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Gainesville puts traffic fixes near top of budget priority list
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Traffic backs up on Dawsonville Highway after the end of the workday on Monday, March 12. A survey is being conducted as part of a study to find a solution to the traffic issues at the highway’s intersection with McEver Road.

The old real estate adage “location, location, location,” when considering road congestion in Gainesville, turns to “traffic, traffic, traffic,” Councilman Zack Thompson said.

Making improvements to local roads and alleviating traffic congestion are top priorities during this year’s budget process for the city.

“We’re really trying to figure out what we can do budget-wise to improve some of these corridors we’re having trouble with,” Councilman George Wangemann said. “I think every year that passes it becomes more of an important issue.”  

Mayor Danny Dunagan said projects like realigning Oak Tree Drive, improving traffic flow along Dawsonville Highway entering the city limits and continuing to explore options for Green Street are at the top of his priority list.

But whether it’s funding for public safety, public works or capital projects to improve traffic flow, city officials are constrained by several factors.

First, keeping up with private development is an ongoing challenge.   

The city has issued a record number of permits for commercial and residential construction in the past three years, and this growth keeps city officials constantly adjusting to its impacts on local traffic.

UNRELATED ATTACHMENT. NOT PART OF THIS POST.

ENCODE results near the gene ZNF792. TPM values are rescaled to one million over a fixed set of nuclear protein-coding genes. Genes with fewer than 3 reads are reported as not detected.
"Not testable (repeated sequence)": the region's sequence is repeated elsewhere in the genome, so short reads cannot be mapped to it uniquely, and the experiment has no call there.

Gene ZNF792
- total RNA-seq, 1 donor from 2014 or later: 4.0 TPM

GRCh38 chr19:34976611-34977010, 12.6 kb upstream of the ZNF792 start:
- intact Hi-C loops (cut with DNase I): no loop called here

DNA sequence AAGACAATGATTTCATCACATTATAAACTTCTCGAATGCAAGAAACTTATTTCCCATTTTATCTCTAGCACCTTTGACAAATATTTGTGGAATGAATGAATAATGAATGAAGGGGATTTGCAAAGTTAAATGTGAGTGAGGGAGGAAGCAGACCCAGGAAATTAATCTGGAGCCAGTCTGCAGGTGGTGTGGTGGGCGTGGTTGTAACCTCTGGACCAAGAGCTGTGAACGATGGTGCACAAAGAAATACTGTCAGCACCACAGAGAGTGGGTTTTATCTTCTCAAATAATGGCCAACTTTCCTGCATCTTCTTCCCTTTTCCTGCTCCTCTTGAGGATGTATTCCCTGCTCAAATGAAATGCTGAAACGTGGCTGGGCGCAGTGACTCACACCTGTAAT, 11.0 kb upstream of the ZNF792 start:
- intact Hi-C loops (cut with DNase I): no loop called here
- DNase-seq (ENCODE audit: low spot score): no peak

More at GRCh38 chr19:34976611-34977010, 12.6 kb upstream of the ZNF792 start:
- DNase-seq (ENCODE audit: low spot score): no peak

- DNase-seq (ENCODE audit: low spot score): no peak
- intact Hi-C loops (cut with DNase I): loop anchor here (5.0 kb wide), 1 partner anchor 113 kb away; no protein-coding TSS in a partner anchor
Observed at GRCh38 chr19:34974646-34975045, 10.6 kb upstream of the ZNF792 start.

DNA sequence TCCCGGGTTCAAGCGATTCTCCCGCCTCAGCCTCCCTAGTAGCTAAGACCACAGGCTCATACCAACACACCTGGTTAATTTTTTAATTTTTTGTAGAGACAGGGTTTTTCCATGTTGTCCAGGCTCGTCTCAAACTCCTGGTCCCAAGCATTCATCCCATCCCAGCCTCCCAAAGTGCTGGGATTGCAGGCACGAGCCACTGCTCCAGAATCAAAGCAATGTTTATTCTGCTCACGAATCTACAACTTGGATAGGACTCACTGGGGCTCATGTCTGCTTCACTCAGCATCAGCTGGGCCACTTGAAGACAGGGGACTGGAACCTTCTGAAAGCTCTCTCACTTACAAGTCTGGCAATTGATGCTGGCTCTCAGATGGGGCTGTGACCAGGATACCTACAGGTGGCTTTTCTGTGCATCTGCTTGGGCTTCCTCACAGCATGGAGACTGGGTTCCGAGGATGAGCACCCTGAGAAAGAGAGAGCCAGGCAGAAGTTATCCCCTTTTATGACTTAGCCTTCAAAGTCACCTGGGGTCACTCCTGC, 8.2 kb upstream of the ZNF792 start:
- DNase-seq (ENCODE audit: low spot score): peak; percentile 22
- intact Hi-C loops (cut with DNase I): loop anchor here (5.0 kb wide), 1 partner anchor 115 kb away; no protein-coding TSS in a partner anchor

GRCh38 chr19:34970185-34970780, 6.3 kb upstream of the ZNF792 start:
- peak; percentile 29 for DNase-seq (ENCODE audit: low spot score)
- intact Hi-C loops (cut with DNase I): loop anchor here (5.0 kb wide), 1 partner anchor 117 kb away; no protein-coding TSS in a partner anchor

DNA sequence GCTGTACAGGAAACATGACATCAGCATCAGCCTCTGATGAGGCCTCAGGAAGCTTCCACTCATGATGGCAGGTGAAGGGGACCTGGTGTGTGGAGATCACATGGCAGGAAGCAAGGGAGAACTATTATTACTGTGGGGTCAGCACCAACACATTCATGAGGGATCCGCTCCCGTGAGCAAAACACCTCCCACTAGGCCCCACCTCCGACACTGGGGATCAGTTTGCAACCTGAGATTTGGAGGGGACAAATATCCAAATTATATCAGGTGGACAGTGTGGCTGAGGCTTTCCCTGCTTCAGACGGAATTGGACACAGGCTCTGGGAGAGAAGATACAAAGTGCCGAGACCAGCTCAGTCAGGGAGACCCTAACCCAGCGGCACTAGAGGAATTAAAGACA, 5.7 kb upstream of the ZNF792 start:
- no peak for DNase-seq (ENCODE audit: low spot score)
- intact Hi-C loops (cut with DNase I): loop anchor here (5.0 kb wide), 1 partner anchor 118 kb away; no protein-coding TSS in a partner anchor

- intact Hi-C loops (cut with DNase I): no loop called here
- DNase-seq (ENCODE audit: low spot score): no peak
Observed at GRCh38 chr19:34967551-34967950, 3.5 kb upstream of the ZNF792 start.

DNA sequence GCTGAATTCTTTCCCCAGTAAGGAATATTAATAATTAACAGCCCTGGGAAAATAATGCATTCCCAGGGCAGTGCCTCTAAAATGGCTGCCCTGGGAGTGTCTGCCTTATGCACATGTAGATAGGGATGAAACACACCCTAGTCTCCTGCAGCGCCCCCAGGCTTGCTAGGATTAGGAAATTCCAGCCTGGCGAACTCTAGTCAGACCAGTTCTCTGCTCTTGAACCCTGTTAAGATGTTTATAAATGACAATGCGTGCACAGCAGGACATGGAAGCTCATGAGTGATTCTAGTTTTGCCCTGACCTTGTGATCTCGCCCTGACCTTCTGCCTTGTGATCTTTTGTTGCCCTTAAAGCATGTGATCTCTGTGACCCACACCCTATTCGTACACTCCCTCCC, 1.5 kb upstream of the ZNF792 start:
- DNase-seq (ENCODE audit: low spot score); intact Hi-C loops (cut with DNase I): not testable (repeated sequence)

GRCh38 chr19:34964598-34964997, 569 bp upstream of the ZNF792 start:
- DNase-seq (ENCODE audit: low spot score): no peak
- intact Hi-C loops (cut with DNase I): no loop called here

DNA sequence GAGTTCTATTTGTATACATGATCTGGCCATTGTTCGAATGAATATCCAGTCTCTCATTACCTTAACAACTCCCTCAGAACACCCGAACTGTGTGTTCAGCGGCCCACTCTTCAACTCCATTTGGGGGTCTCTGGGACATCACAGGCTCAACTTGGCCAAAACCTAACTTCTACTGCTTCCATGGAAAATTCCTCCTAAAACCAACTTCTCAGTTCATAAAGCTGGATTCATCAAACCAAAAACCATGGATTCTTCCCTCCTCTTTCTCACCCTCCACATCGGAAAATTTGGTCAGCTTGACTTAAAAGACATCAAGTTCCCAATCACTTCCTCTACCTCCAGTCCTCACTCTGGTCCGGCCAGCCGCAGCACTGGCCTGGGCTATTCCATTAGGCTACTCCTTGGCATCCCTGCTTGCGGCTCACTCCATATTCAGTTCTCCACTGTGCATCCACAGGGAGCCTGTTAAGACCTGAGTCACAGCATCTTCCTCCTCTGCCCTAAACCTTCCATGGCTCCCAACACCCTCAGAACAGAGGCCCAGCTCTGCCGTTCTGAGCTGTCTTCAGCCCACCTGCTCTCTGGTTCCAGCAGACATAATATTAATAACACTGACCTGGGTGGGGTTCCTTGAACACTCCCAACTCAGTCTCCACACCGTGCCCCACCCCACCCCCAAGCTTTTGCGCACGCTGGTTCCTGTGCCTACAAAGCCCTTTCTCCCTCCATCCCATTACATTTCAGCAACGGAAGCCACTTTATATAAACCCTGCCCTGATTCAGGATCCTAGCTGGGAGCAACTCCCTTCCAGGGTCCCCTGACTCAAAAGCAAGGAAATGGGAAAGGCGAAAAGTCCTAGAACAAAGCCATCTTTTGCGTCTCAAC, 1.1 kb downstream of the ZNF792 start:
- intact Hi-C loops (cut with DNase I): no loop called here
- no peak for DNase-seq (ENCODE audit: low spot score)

Wangemann said the city is always playing catch up because of the quickness with which development is emerging, be it along Dawsonville Highway or Jesse Jewell Parkway.

“It’s a big concern, especially as it relates to emergency vehicles getting through,” he added.

Officials have implemented “smart signaling,” which allows for the remote operation of traffic lights, along busy corridors during rush hour and holiday shopping seasons. They hope to expand this capability in the coming year to more intersections.

City officials must also contend with who exactly owns the road that needs fixing. Some roads that are critical thoroughfares into or out of Gainesville are county-owned or state-owned.

Green Street is a prime example.

Though city officials said they are continuing to explore options to improve safety and traffic flow on the stretch through downtown — such as roundabouts at the convergence of E.E. Butler Parkway and West Academy Street and on the other end near the Civic Center — the state Department of Transportation will ultimately have some say since Green Street is a state route.

“We’ve got to take the next step,” nevertheless, Councilman Sam Couvillon said.

Couvillon has also said reducing congestion along Dawsonville Highway and McEver Road is a major concern for him.

Discussions continue about developing potential connections between the two busy corridors.

Last month, Gainesville and the Gainesville-Hall Metropolitan Planning Organization, the Hall County area’s lead transportation planning agency, released a survey to gauge why and when motorists travel to the area and their experiences with traffic congestion.

City Manager Bryan Lackey said he will make a budget presentation to the City Council, which will include potential funding for traffic remediation, on May 10 with a first public hearing and vote set for May 31.

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